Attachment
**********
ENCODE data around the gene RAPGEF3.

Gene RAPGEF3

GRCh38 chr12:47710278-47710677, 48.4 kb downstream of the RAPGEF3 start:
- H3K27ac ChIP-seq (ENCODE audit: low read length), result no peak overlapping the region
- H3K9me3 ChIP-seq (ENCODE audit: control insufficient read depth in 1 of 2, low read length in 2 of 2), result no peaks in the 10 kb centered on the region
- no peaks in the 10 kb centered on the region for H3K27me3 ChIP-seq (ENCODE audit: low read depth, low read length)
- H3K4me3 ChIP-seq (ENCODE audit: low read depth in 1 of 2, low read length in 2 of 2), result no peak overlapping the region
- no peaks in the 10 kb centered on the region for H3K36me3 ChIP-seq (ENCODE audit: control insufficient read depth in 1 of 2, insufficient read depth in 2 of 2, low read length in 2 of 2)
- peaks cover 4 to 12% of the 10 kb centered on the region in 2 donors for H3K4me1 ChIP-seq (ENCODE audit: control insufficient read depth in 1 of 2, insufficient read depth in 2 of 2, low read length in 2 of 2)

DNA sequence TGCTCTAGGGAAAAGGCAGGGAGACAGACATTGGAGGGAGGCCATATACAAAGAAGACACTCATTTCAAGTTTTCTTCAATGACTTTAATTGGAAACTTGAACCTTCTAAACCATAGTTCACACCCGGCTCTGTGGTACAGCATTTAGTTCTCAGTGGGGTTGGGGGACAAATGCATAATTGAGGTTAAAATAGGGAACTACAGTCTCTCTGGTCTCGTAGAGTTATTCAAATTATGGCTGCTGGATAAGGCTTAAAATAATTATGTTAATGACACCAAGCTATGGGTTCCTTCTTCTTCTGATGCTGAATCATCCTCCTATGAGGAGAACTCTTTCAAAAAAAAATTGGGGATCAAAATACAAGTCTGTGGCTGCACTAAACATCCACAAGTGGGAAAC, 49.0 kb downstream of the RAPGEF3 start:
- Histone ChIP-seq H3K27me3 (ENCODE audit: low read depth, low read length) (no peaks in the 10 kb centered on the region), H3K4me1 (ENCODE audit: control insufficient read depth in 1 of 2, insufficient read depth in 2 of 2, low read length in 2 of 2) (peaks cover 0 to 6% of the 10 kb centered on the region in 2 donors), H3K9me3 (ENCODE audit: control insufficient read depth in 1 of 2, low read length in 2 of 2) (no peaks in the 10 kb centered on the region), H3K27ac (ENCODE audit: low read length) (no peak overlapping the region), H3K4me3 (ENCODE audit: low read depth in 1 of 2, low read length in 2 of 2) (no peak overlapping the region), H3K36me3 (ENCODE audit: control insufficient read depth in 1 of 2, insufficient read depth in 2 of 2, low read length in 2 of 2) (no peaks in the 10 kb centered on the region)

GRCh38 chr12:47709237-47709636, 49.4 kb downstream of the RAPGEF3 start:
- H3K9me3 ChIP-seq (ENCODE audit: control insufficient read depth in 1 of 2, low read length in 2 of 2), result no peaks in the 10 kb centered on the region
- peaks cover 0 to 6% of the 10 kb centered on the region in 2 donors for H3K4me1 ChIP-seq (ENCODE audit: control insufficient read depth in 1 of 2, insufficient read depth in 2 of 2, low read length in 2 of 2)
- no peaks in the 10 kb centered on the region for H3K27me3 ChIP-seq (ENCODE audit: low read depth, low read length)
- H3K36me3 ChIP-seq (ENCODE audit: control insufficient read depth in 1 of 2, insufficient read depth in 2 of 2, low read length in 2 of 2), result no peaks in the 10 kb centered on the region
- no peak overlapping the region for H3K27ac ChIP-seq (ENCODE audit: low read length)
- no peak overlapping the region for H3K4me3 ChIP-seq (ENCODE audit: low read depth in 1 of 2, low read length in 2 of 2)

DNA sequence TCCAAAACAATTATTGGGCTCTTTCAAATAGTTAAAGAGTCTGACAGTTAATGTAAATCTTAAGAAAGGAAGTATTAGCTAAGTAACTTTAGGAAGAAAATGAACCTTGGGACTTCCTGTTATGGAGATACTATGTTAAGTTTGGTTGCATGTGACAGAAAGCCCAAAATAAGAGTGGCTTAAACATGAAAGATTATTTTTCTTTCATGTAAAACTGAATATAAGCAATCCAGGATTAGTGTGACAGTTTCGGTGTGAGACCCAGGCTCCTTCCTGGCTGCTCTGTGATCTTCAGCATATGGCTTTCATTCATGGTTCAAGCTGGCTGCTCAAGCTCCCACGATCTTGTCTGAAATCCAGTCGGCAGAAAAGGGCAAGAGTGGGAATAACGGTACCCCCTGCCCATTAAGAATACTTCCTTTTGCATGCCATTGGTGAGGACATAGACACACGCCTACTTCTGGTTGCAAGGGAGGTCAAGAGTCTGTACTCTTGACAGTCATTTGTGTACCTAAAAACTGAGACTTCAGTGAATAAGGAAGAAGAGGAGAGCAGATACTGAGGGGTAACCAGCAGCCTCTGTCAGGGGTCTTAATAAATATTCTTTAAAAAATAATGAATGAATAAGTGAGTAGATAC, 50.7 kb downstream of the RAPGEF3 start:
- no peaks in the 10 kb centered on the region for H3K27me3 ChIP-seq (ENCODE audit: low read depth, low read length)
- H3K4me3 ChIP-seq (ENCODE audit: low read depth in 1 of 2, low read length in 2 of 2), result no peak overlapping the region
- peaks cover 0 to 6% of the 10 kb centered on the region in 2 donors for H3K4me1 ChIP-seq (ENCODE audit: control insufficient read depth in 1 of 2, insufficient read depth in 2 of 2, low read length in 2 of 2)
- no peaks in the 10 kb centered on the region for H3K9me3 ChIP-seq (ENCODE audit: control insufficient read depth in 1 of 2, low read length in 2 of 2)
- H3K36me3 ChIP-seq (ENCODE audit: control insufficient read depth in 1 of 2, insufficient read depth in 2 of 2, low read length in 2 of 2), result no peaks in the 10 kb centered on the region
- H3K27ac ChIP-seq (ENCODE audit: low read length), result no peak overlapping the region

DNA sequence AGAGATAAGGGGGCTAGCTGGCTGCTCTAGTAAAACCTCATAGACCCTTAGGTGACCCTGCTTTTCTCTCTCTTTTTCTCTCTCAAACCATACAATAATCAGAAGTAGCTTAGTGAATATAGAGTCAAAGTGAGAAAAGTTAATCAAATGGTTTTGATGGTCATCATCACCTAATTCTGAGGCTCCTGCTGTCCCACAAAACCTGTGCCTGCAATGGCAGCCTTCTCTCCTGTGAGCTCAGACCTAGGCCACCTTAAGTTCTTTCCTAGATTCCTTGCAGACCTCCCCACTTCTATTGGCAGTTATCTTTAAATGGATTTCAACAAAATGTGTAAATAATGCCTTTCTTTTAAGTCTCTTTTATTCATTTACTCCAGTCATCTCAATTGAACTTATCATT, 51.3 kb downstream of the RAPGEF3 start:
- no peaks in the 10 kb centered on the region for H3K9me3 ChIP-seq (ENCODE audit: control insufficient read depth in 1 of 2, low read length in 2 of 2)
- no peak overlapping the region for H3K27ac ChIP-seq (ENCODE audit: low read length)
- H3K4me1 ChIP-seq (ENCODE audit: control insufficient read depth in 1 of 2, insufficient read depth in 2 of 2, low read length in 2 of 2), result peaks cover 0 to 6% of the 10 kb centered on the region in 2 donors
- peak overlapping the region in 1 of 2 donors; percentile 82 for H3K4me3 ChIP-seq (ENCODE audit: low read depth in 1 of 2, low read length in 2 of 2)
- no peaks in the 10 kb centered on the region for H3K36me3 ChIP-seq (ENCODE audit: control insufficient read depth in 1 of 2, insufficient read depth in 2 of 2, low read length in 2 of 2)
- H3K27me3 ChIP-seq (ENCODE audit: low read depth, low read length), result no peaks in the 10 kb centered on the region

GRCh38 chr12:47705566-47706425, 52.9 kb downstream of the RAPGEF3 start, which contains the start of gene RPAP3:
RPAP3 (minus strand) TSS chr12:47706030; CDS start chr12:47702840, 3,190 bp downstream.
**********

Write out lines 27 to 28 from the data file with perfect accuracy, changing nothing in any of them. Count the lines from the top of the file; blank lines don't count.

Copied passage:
- no peaks in the 10 kb centered on the region for H3K9me3 ChIP-seq (ENCODE audit: control insufficient read depth in 1 of 2, low read length in 2 of 2)
- no peak overlapping the region for H3K27ac ChIP-seq (ENCODE audit: low read length)